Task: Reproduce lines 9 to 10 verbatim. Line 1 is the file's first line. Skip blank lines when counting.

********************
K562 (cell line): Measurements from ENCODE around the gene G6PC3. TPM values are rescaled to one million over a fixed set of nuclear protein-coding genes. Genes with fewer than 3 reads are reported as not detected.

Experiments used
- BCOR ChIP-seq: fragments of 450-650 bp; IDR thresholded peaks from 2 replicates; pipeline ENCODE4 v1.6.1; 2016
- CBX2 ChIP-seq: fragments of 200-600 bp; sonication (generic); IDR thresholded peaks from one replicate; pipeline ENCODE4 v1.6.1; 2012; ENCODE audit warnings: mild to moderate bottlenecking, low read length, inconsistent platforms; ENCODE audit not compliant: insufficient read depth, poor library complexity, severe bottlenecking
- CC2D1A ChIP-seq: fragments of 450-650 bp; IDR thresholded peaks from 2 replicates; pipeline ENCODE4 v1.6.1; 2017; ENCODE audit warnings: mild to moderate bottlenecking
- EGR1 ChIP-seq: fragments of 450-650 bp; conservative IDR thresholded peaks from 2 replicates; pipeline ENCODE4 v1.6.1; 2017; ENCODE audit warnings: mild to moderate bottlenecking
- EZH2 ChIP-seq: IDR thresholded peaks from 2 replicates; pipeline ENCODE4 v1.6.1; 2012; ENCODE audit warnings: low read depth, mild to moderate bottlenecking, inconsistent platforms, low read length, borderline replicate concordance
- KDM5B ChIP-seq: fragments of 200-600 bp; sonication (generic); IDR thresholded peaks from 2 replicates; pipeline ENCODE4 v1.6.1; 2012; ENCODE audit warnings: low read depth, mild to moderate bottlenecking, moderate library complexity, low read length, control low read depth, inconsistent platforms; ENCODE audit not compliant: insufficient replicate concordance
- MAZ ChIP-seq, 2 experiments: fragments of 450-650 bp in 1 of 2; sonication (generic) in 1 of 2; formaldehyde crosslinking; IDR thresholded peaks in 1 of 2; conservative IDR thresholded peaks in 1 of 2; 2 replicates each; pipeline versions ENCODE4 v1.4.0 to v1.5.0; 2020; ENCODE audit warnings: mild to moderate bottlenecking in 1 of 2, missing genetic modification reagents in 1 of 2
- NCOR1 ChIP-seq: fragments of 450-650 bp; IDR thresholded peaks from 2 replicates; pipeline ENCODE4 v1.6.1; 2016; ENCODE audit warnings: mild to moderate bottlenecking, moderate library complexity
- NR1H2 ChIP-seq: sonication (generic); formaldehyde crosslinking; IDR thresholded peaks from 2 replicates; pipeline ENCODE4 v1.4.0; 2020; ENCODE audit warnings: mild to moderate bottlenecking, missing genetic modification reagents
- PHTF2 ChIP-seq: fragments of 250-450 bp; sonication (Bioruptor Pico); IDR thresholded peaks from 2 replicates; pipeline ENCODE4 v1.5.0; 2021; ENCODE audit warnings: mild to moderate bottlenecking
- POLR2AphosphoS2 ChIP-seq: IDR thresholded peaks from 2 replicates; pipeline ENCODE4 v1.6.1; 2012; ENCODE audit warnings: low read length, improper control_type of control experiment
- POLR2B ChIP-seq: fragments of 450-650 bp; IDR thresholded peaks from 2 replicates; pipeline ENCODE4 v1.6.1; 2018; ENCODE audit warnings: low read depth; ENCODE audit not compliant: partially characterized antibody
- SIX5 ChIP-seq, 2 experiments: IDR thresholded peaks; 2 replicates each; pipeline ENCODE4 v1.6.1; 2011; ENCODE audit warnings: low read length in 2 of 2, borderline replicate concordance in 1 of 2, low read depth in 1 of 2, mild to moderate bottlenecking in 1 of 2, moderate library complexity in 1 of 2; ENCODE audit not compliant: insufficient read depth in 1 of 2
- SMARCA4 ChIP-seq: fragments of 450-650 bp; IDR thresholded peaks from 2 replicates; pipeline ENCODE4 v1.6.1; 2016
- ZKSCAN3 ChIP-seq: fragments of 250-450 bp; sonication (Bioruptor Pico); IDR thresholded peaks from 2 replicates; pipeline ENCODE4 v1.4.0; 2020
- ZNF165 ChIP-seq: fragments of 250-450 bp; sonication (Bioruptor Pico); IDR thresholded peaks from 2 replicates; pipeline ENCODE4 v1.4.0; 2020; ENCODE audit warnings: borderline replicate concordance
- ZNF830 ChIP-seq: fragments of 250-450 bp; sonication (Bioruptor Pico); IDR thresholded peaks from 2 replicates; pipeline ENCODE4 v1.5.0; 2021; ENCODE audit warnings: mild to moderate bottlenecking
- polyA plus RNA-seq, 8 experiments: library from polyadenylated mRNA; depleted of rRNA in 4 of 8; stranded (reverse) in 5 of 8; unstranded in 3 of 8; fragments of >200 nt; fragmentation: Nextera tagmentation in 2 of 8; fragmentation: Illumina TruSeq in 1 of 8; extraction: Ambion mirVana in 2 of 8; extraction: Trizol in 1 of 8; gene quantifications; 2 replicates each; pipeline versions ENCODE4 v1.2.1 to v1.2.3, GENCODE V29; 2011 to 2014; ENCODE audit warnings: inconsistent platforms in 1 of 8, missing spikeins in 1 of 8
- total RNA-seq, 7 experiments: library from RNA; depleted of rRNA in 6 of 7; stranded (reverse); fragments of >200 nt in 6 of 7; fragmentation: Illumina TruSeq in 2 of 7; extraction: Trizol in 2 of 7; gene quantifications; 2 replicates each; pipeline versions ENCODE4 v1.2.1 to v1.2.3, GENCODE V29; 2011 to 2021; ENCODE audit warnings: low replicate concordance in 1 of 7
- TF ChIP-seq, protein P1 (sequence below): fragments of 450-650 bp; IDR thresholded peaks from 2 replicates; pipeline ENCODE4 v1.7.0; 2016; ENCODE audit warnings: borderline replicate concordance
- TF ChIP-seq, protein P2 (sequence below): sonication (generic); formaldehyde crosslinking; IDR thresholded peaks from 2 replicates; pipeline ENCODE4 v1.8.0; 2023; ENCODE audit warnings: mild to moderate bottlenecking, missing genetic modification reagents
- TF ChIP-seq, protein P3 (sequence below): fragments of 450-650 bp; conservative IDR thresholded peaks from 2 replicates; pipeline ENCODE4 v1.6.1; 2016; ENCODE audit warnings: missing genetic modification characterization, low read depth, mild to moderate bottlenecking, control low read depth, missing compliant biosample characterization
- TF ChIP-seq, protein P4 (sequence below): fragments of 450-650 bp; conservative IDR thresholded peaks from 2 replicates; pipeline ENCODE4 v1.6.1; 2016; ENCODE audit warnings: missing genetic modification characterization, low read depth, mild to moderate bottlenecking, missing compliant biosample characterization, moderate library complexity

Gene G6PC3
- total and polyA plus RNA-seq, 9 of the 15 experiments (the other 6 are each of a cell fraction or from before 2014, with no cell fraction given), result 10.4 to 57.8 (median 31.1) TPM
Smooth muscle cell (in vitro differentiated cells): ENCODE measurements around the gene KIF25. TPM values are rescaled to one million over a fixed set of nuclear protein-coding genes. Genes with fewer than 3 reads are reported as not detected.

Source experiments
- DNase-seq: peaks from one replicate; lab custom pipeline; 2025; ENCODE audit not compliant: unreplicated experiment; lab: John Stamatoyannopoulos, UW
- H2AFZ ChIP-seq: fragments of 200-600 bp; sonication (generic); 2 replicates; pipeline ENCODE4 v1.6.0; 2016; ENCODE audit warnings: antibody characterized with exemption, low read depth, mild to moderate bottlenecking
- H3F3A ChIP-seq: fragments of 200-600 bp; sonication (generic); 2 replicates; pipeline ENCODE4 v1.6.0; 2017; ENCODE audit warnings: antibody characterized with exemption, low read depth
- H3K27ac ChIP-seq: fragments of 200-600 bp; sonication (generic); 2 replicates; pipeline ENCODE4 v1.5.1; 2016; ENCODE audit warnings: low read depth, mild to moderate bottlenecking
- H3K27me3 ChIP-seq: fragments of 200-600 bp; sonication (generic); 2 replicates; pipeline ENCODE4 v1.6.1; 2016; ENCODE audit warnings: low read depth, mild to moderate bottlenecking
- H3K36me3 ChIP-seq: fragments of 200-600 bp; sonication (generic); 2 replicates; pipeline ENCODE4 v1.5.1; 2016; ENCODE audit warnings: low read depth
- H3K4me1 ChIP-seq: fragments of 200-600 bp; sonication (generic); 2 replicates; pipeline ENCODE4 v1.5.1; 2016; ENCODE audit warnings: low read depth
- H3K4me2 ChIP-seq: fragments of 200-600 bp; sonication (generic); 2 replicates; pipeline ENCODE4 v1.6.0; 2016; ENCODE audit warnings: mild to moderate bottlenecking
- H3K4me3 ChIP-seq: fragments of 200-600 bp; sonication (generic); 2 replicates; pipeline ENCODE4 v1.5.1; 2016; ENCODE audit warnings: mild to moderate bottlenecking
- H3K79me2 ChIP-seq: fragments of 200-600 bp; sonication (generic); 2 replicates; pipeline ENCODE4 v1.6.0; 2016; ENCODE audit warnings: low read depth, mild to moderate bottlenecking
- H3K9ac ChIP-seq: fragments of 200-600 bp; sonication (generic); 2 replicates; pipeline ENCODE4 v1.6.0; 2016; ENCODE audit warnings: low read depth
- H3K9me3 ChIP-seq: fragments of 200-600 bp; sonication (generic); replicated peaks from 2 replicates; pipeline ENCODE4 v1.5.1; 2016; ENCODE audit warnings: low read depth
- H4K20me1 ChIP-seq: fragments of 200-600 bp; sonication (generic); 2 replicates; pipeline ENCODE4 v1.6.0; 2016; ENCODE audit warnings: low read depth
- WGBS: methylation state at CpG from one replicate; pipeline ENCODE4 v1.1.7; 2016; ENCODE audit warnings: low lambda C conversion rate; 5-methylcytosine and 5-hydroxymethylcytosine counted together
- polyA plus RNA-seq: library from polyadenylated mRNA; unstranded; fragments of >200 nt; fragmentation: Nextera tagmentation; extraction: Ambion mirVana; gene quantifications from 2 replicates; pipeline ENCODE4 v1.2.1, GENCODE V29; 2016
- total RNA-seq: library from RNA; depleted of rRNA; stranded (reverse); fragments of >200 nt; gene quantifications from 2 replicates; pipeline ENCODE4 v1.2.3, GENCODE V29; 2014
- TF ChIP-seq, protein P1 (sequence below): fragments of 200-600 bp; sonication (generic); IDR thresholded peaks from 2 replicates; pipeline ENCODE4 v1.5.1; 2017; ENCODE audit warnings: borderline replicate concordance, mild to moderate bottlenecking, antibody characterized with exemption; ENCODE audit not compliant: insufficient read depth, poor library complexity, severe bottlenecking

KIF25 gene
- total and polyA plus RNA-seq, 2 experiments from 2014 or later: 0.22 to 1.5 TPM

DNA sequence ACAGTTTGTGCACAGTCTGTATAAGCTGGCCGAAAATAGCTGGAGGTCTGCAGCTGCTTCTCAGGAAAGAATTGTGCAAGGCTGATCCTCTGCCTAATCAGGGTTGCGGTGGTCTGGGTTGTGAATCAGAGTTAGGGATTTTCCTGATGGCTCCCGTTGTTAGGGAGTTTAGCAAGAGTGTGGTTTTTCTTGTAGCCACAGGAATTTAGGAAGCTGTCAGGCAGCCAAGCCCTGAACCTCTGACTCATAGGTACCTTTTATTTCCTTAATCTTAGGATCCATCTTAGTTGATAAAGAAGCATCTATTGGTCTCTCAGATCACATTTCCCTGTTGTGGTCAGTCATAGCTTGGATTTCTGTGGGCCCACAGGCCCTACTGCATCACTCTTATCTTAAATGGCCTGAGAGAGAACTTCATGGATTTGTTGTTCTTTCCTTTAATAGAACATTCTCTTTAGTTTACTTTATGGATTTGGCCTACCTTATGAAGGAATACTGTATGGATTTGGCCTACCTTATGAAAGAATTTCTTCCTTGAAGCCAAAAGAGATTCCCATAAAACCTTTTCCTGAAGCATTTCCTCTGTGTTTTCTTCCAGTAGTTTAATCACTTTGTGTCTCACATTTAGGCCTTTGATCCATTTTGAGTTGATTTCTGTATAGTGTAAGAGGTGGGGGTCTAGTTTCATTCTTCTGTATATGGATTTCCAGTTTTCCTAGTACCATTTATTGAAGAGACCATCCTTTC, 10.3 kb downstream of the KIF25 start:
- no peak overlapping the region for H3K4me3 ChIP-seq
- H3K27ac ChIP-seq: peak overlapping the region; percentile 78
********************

- MAZ ChIP-seq, 2 experiments: fragments of 450-650 bp in 1 of 2; sonication (generic) in 1 of 2; formaldehyde crosslinking; IDR thresholded peaks in 1 of 2; conservative IDR thresholded peaks in 1 of 2; 2 replicates each; pipeline versions ENCODE4 v1.4.0 to v1.5.0; 2020; ENCODE audit warnings: mild to moderate bottlenecking in 1 of 2, missing genetic modification reagents in 1 of 2
- NCOR1 ChIP-seq: fragments of 450-650 bp; IDR thresholded peaks from 2 replicates; pipeline ENCODE4 v1.6.1; 2016; ENCODE audit warnings: mild to moderate bottlenecking, moderate library complexity